PRESS RELEASE: New UNAIDS report finds an increase in new HIV infections in Papua New Guinea

PORT MORESBY, 20 July 2017—A new UNAIDS report on the global HIV epidemic finds new HIV infections in Papua New Guinea have increased by 4% between 2014 and 2016. At the same time the country has experienced a significant improvement in its HIV treatment coverage with 52% of all people living with HIV accessing life-saving antiretroviral medicine.

The Ending AIDS: Progress towards the 90-90-90 targets report finds a slight upward trend with an estimated 2,800 new HIV infections occurring in Papua New Guinea in 2016. This uptick follows several years where new infections have stubbornly remained stable, recording no decline. Between 2001 and 2009, the country experienced a massive 41% decline in new infections, but the repeat of such progress has remained elusive.

“Clearly prevention efforts have stalled and Papua New Guinea needs to return to the leadership it has shown with such success in the past and re-invigorate its HIV response,” says David Bridger, UNAIDS Papua New Guinea Director. “The government and development partners must step up efforts and reach people most at risk with effective programming.”

There remain a number of obstacles to reaching the government’s goal of ending the AIDS epidemic as a public health threat by 2030. These challenges include the existence of laws which criminalise sex work, same sex sexual behaviour between consenting adults, high rates of gender-related violence, and the challenges of extending health services to Papua New Guinea’s rapidly growing and young population.

For many years, the country was considered to have a generalized epidemic and HIV programmes were designed to reach the entire population. However, there are indications that similar to many other parts of Asia and the Pacific, Papua New Guinea may have a concentrated epidemic, where key populations are most at risk.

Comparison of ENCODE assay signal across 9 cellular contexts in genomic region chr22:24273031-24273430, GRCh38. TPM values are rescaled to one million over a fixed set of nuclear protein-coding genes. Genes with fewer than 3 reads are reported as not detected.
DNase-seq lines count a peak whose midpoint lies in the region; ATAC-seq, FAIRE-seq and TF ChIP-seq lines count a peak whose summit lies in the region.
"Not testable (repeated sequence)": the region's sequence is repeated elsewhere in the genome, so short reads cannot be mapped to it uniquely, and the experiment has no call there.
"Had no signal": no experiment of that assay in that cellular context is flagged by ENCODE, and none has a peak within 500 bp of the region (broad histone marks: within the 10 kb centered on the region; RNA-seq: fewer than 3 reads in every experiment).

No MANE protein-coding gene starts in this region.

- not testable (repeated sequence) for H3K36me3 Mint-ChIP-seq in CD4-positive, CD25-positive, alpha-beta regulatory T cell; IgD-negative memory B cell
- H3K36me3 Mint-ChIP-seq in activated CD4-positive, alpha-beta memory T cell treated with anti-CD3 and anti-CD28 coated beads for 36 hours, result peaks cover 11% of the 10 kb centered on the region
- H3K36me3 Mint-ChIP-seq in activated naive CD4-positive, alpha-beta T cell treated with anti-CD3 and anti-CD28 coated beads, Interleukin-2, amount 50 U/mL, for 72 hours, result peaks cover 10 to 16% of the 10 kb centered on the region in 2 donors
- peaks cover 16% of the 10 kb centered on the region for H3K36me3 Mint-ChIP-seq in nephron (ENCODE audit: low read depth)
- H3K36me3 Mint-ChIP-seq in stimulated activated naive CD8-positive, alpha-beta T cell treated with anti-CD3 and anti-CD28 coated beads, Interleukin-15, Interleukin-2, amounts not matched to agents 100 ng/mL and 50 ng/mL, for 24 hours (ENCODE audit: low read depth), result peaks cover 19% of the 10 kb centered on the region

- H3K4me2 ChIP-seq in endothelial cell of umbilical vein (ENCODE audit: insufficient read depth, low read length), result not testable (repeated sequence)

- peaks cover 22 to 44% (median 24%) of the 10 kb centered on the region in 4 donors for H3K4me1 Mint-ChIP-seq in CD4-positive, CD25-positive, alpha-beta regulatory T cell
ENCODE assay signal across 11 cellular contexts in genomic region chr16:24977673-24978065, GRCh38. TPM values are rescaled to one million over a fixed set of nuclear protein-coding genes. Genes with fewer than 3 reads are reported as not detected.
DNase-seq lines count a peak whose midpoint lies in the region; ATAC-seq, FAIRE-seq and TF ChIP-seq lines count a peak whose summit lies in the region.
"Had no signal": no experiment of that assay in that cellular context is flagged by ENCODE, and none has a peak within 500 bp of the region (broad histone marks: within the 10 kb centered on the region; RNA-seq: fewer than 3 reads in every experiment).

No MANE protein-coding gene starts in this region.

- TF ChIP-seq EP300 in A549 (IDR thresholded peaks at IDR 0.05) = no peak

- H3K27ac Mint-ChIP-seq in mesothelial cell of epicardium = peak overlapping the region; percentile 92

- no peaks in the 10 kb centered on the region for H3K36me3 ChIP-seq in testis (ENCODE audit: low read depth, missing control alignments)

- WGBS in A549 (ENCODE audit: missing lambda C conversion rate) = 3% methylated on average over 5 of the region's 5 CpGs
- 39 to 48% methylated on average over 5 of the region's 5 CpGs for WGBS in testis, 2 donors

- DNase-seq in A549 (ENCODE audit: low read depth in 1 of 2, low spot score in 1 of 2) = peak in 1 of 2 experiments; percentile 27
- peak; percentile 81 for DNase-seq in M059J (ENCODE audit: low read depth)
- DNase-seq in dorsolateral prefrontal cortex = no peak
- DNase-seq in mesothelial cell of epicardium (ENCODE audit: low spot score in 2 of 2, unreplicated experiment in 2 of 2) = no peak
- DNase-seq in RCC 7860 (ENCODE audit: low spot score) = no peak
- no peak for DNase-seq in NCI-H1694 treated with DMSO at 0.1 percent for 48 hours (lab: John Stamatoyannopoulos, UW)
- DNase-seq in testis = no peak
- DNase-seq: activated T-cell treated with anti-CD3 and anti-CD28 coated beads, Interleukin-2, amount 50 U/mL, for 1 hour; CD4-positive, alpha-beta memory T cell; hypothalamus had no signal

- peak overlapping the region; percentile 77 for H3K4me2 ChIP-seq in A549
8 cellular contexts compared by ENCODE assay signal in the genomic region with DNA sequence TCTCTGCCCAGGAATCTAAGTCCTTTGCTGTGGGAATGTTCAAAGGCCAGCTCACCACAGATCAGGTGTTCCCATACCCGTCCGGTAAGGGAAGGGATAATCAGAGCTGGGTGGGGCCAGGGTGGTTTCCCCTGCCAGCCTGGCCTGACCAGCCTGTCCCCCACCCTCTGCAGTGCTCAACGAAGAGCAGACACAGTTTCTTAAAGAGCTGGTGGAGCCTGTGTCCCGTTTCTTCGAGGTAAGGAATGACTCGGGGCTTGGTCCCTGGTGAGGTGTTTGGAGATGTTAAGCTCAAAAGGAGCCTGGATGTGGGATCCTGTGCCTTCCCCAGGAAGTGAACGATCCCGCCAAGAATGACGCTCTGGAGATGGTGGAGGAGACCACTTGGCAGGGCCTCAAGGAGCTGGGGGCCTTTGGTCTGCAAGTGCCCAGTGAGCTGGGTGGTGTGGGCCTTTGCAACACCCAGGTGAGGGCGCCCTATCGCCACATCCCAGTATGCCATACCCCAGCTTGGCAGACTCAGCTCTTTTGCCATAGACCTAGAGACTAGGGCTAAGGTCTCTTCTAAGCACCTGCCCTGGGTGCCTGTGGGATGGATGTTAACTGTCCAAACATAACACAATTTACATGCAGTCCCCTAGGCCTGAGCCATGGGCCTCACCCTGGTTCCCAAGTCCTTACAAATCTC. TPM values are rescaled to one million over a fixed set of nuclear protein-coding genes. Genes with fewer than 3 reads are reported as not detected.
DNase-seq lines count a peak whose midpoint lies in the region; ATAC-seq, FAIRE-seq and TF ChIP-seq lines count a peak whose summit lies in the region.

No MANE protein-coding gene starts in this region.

A 2011 Study conducted by the Papua New Guinea Institute of Medical Research and Australia’s University of New South Wales found that among female, male and transgender individuals who sold or transacted sex in Port Moresby, the unadjusted HIV prevalence was 17.6% overall. This finding resulted in the government commissioning a more extensive bio-behaviourial study in the country’s three largest urban communities with significant technical and financial support from the governments of Australia, United States, UNAIDS and other partners. The new study will contribute to the country’s understanding of the HIV epidemic by providing better focused information than has previously been available, helping  policy makers, implementers, service providers, and financing agents implement the most effective programmes.

“Papua New Guinea has made significant progress over the past ten years in putting in place a set of HIV programmes and services, creating an enabling policy environment, and this has led to a large increase in access to life-saving treatment,” said Dr Nick Dala, National AIDS Programme Manager of Papua New Guinea.

The country has experienced a significant improvement in the roll out of treatment services,  especially in the higher burden provinces in 2016. Nearly 24 000 people were accessing ARVs in 2016, more than ever before.

There are, however, indications that the country’s health system is facing difficulties in retaining people on life-long treatment especially among key populations and in the country’s remote and often hard-to-reach communities.

UNAIDS urges Papua New Guinea to renew its commitments and investments in the country’s HIV response and to address the difficult legal and policy issues which continue to impede the country’s  prevention, treatment and care programmes. There is a need to review the architecture of the country’s response within the changing financial landscape and the evolving understanding of the country’s epidemic.





UNAIDS Port Moresby | David Bridger| tel. +675 7057 7136|

UNAIDS Bangkok | Saya Oka| tel. +66 2680 4128 |


The Joint United Nations Programme on HIV/AIDS (UNAIDS) leads and inspires the world to achieve its shared vision of zero new HIV infections, zero discrimination and zero AIDS-related deaths. UNAIDS unites the efforts of 11 UN organizations—UNHCR, UNICEF, WFP, UNDP, UNFPA, UNODC, UN Women, ILO, UNESCO, WHO and the World Bank—and works closely with global and national partners towards ending the AIDS epidemic by 2030 as part of the Sustainable Development Goals. Learn more at and connect with us on Facebook, Twitter, Instagram and YouTube.

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